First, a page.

Phlegm. It's hard to spell, sounds terrible and feels worse. Physicians and researchers call excess phlegm in the lungs and upper chest "chronic mucus hypersecretion." A runny nose, sneezing and coughing up phlegm are common symptoms of seasonal allergies such as hay fever. Chronic phlegm is also associated with asthma and chronic bronchitis and can also be a symptom of occupational allergies, particularly exposure to food additives made from mold.
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Allergic rhinitis or hay fever is very common, affecting one out of every five people, according to MayoClinic.com. Hay fever symptoms start immediately after you are exposed to the allergic substance and can be long-lasting. Coughing, a runny nose, itchy eyes and mucus-filled sinuses are all familiar hay fever symptoms. Hay fever symptoms can be triggered by outdoor allergens including tree pollen, grasses and weeds and indoor allergens, including mold, pet dander and dust mites.
Most people do not associate food allergies with respiratory symptoms like cough and phlegm. Milk allergy symptoms can include immediate wheezing, followed later by coughing, a runny nose and itchy eyes, similar to hay fever symptoms. If you have a food allergy that causes respiratory symptoms, it is very likely that you will also experience gastrointestinal symptoms, including abdominal cramps and diarrhea in addition to the respiratory symptoms that include excess phlegm.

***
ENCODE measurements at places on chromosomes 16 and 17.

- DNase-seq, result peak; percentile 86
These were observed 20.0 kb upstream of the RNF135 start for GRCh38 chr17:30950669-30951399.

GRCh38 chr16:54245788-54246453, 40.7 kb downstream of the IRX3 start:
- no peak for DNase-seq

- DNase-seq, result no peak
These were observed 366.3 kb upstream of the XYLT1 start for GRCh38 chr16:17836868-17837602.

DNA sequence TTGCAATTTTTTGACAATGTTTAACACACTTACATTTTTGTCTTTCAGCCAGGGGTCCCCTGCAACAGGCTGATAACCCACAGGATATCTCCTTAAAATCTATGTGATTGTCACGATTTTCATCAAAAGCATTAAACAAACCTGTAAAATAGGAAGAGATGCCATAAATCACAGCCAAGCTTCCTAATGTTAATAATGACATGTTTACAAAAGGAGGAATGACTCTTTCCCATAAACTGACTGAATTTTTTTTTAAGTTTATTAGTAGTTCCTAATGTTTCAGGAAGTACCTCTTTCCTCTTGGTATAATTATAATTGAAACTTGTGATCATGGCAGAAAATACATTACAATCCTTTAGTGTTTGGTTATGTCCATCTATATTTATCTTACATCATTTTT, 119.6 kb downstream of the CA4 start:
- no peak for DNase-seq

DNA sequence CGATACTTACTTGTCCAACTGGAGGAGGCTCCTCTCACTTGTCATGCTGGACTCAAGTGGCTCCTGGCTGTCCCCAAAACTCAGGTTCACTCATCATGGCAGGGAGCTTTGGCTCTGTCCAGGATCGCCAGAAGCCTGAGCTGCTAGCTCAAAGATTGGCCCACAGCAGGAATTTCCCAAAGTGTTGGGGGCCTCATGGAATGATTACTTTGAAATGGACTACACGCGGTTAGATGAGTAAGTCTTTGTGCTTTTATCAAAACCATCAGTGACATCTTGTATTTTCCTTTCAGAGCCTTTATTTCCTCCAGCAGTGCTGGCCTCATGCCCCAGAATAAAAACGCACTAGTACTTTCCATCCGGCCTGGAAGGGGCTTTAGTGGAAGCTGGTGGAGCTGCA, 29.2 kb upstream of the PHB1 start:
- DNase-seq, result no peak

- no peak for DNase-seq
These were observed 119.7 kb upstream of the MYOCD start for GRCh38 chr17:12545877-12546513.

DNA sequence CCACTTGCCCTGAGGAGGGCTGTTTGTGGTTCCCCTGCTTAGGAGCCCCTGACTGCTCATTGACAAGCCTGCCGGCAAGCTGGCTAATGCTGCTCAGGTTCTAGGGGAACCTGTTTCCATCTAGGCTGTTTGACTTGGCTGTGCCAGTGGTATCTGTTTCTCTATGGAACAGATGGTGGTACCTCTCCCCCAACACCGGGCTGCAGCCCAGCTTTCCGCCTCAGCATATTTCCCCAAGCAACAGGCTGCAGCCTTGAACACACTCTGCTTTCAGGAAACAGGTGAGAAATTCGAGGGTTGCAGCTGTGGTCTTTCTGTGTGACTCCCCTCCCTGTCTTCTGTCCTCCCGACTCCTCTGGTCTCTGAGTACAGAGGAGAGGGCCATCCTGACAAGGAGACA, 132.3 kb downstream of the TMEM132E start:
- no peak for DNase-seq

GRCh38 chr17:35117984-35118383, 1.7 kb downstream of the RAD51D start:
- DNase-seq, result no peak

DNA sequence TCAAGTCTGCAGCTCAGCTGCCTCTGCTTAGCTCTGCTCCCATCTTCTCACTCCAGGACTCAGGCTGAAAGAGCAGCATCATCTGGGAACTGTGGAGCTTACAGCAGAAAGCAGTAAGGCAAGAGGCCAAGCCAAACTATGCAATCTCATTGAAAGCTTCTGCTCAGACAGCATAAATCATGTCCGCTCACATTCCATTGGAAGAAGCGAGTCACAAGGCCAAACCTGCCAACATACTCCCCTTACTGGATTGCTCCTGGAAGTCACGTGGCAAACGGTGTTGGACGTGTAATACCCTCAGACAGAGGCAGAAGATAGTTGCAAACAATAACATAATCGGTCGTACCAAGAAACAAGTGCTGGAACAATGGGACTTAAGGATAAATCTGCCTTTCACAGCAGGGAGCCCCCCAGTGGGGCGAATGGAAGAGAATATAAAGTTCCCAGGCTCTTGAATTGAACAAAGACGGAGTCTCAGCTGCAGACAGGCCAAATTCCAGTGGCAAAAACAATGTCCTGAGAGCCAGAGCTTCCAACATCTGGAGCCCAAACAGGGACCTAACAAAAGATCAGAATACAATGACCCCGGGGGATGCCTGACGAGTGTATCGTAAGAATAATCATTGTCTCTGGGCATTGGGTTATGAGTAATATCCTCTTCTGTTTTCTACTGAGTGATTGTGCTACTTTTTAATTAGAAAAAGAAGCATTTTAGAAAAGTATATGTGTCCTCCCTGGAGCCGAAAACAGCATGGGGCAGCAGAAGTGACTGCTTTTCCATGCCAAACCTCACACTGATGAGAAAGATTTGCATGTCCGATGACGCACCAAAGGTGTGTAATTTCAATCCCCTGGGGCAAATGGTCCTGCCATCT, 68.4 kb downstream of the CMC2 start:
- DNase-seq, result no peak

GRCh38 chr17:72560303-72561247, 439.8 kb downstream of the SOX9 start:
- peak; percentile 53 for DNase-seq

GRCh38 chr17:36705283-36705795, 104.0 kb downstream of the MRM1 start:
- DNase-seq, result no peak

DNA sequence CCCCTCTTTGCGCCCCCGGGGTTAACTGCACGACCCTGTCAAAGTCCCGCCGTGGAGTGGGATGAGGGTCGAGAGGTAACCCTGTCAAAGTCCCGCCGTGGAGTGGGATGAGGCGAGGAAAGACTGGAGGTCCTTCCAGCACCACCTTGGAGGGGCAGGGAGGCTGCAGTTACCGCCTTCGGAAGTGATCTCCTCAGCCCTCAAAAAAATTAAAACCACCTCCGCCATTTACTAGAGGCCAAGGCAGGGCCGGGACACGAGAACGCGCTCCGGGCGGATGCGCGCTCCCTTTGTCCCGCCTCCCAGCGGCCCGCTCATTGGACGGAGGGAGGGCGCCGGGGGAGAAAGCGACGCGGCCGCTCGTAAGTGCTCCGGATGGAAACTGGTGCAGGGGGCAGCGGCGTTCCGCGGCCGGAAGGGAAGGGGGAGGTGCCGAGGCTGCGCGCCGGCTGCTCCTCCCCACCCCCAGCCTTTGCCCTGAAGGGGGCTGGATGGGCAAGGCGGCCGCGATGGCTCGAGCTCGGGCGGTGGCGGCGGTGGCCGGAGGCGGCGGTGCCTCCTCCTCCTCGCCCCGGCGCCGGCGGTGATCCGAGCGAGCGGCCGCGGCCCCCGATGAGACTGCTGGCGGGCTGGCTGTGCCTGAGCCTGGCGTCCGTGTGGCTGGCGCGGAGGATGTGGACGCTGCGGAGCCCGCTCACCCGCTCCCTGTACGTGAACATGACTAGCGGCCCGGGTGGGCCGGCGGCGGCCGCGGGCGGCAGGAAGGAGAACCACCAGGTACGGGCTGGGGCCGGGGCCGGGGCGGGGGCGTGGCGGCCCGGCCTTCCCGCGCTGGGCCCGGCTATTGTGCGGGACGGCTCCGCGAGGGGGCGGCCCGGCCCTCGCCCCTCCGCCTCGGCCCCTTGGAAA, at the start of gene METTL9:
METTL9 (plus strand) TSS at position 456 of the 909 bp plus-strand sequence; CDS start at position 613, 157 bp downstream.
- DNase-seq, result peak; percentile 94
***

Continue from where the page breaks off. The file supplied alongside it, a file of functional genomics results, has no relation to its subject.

A chronic cough, runny nose, sneezing and post-nasal drip are symptoms of an allergic reaction to mold. Most allergic responses to mold aren't serious, but severe responses can lead to mold-induced asthma and mold infections of the lungs and sinuses. A 2011 study published in the "Journal of Allergy" linked a special industrial form of asthma including chronic phlegm and cough to food enzymes which are manufactured from mold and used to make cheese, bakery goods and other processed foods.
Chronic bronchitis is a cough with mucus or phlegm that lasts for at least three months. The most common cause of chronic bronchitis is smoking, according to the National Institutes of Health, but allergies and exposure to environmental irritants can worsen the condition. In 1988, physicians reporting in the "British Medical Journal" identified a link between childhood allergies and asthma and later problems with chronic bronchitis among young adults.